What is spinal and epidural anesthesia for childbirth?

Spinal and Epidural Anesthesia for Childbirth
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Spinal and epidural pain relief for childbirth: Overview

Spinal and epidural pain relief options are used during childbirth. They can block pain from an entire area of the body. Both are given by an anesthesia specialist.

For a spinal, usually a single shot of medicine is given near the spinal cord. It's often used for an assisted birth (such as a cesarean section or a delivery with forceps). Or it can be used when a delivery is happening fast.

For an epidural, medicine is usually given through a small tube (catheter). This is placed into the area near the spinal cord. The tube can be left in place so that more medicine can be given as needed.

Sometimes both types are used. Spinal offers quick pain relief. Then the epidural can offer relief for longer.

What are spinal and epidural pain relief for childbirth?

Spinal and epidural pain relief methods are used to block pain from an entire region of the body. They use numbing medicine given near the spinal cord. They can be used for either a vaginal birth or a cesarean delivery (C-section). They partly or fully numb your belly and lower body.

Spinal and epidural pain relief for childbirth: What can you expect after delivery?

If you had an epidural, the catheter may be removed right after delivery. The numbness and muscle weakness in your legs will probably wear off within 2 hours after the medicine is stopped. If you had a spinal, the medicine takes a couple of hours to wear off. You may find that it's hard to urinate until all the medicine has worn off. Your back may be sore.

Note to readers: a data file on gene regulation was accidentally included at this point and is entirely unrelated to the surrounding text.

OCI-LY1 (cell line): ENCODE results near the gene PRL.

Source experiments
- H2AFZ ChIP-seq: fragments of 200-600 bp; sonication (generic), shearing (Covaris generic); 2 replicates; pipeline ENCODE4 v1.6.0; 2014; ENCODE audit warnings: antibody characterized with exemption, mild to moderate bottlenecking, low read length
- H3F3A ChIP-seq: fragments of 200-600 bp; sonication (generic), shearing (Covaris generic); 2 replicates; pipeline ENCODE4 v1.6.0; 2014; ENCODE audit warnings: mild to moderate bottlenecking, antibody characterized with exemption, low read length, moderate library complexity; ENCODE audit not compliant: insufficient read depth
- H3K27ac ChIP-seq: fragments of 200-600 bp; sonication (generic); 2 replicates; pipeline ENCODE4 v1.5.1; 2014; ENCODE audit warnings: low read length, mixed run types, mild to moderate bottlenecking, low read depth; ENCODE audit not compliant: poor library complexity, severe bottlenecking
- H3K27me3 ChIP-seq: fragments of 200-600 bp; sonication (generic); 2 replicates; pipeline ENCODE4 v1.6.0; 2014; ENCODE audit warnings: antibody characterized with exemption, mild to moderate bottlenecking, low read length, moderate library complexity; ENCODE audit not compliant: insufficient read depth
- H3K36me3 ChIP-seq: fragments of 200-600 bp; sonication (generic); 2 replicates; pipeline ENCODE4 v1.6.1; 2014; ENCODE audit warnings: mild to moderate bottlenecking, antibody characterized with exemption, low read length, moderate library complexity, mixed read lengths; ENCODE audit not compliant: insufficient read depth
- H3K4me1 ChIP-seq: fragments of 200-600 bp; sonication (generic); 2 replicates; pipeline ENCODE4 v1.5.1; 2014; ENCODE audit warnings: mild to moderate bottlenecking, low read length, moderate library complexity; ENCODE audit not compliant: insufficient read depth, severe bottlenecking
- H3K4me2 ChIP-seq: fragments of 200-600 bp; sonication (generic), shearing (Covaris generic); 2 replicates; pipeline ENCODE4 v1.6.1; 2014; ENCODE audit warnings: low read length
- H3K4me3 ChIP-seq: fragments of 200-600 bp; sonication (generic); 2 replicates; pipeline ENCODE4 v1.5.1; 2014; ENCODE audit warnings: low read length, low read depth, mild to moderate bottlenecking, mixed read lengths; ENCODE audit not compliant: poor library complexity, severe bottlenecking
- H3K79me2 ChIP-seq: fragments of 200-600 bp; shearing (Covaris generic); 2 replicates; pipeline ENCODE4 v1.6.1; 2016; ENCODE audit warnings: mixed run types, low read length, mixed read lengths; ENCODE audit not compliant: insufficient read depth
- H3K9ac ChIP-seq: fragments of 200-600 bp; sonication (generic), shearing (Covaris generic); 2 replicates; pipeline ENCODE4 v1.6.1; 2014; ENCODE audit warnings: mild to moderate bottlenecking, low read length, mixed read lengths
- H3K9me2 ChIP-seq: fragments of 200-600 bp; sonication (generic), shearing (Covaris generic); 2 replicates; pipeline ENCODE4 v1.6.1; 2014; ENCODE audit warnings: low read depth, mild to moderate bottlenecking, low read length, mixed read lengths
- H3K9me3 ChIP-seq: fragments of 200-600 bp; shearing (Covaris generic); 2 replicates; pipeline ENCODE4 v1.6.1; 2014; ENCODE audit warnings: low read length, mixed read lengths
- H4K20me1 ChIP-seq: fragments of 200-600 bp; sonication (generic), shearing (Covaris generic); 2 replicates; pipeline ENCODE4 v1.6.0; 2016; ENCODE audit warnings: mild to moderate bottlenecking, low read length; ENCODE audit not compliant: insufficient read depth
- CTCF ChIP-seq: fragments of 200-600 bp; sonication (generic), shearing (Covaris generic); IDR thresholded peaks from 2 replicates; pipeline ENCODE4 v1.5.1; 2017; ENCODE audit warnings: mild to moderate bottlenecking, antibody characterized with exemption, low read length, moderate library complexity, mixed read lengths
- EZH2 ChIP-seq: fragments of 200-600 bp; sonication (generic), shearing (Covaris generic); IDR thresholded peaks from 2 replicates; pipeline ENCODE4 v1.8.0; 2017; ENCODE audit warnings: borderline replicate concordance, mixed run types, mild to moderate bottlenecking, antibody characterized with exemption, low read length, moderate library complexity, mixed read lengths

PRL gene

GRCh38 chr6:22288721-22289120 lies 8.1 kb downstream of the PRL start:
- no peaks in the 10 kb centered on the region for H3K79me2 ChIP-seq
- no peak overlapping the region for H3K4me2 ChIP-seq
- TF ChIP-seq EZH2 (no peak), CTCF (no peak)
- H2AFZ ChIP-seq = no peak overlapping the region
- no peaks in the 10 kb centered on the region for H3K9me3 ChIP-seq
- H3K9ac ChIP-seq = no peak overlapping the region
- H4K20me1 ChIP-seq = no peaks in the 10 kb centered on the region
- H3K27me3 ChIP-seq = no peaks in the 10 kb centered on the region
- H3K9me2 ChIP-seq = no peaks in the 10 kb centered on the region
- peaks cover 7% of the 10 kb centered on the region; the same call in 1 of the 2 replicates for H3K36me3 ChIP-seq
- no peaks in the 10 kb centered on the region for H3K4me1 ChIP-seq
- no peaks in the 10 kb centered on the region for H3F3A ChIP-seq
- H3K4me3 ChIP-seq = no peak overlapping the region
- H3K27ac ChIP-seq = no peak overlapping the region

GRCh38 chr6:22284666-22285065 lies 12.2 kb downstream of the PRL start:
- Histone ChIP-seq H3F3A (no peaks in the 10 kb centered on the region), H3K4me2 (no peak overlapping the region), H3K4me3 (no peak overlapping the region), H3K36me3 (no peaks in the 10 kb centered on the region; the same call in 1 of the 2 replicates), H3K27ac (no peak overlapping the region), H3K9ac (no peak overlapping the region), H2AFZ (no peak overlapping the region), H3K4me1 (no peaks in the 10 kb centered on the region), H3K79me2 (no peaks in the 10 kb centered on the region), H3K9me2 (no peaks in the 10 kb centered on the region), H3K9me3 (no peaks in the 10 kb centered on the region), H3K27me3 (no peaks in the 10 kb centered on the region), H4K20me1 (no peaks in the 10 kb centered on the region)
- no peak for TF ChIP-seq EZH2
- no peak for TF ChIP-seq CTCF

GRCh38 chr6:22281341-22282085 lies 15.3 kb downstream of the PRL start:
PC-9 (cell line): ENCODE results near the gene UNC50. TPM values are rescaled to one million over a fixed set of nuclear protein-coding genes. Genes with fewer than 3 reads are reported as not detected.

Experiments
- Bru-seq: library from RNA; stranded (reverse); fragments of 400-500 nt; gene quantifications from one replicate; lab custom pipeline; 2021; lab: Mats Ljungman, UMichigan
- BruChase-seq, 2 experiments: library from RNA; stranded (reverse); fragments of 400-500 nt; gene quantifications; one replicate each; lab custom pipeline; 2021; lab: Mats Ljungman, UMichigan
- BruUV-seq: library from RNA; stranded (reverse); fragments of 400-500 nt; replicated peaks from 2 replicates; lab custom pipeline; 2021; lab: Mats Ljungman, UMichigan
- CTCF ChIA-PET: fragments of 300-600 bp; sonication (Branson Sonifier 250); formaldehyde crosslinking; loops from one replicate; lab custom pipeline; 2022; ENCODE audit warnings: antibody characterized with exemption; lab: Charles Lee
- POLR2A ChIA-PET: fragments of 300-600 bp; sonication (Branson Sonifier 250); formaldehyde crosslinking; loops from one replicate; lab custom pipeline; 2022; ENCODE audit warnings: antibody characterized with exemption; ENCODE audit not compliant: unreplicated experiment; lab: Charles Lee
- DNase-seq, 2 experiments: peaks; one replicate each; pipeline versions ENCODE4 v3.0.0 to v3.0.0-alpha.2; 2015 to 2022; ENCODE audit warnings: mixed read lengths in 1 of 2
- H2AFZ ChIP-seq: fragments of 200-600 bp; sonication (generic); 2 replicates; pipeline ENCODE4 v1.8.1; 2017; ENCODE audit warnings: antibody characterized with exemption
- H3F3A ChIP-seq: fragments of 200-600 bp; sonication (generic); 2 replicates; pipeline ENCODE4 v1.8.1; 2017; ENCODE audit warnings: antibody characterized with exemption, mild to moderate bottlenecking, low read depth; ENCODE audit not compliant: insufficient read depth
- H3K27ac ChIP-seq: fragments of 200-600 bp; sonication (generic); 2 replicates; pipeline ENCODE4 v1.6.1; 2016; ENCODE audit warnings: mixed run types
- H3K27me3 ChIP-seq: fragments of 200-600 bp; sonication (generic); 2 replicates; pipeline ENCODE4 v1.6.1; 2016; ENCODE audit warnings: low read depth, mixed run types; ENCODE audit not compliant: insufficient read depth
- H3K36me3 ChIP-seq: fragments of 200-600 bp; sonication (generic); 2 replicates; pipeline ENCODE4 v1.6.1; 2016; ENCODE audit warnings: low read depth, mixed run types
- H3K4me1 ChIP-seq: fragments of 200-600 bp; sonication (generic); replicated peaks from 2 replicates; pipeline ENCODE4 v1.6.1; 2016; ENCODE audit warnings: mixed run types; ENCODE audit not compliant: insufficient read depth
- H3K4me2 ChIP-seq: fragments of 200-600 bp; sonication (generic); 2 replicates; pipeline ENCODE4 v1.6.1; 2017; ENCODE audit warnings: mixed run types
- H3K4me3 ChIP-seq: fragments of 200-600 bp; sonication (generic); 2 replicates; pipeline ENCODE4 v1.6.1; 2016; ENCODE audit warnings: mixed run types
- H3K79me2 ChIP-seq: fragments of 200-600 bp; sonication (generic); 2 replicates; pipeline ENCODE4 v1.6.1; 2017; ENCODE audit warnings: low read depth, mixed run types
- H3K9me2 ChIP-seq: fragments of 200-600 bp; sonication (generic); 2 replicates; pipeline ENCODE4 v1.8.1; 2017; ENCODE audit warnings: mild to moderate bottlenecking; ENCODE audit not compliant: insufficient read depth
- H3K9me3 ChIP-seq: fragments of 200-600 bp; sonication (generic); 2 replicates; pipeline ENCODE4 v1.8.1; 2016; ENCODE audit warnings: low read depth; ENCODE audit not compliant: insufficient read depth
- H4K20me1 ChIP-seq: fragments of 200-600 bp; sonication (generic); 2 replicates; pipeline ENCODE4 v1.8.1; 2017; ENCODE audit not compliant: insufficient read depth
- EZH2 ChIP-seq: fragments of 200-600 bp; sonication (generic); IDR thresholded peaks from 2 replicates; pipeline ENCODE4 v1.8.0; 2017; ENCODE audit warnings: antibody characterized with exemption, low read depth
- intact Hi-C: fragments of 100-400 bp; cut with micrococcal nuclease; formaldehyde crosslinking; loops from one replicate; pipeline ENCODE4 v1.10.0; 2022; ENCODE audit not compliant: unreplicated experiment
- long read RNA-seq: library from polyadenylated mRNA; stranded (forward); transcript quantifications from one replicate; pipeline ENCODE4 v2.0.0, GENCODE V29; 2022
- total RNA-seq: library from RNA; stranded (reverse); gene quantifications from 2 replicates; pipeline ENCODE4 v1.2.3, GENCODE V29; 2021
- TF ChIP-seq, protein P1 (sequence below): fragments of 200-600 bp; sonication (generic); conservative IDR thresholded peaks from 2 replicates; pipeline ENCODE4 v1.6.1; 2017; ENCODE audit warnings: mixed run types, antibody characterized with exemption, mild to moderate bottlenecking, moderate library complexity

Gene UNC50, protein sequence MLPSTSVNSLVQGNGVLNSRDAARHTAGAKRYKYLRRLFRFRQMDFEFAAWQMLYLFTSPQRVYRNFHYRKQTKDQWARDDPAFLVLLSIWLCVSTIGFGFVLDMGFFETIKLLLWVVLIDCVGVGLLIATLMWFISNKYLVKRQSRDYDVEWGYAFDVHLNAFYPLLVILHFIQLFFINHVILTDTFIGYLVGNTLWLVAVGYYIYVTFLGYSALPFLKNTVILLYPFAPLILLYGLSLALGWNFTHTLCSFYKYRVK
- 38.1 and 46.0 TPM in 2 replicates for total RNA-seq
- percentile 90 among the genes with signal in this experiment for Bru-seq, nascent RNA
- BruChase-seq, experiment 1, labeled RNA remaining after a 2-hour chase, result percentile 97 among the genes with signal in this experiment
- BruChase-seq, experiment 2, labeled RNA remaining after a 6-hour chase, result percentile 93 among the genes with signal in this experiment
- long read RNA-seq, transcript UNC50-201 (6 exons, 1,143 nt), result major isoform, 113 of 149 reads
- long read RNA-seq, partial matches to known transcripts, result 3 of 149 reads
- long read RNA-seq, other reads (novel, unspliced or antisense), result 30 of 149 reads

You may have a small bruise at the catheter or injection site. This usually gets better in 1 or 2 days. In rare cases, you may get a headache that gets worse when you sit or stand. Tell your doctor or nurse if this happens. It can be treated.

How are spinal and epidural pain relief for childbirth done?

You may need to sit up and curl your body forward to round your lower back. Or you'll lie on your side and curl your knees up to your chest. First you'll get a shot to numb the skin on your back. Then the doctor or nurse will put a needle into the numbed area.

For a spinal, you'll probably get a shot of numbing medicine near your spinal cord. For an epidural, usually a thin tube (catheter) is placed through a needle into the space next to the spinal cord. Then the needle is removed. The tube stays in your back to supply the numbing medicine. Sometimes a spinal and an epidural are combined.

An epidural catheter may be placed but not used unless it is needed. This is done in case you need one right away. An example of this is if you need a cesarean (C-section). Or it may be used if you decide you want it for pain relief. It's safer to place the catheter early in labor.

The medicine will fully or partly numb your belly and lower body. The amount and type of medicine you get will affect how numb you are. For labor and vaginal birth, a lower dose is often used to ease pain. But it usually will allow enough feeling and muscle strength so that you can push during contractions. For a C-section, a higher dose and stronger medicine is used to block your pain. You will still feel pressure.

You may need to stay in bed during labor. You will also have an I.V. placed in a vein. Plus, you will have a fetal monitor.

The specialist sets the amount of medicine you will get through an epidural tube. Sometimes you will be able to push a button for more medicine when you need it. This is called patient-controlled epidural analgesia (PCEA).

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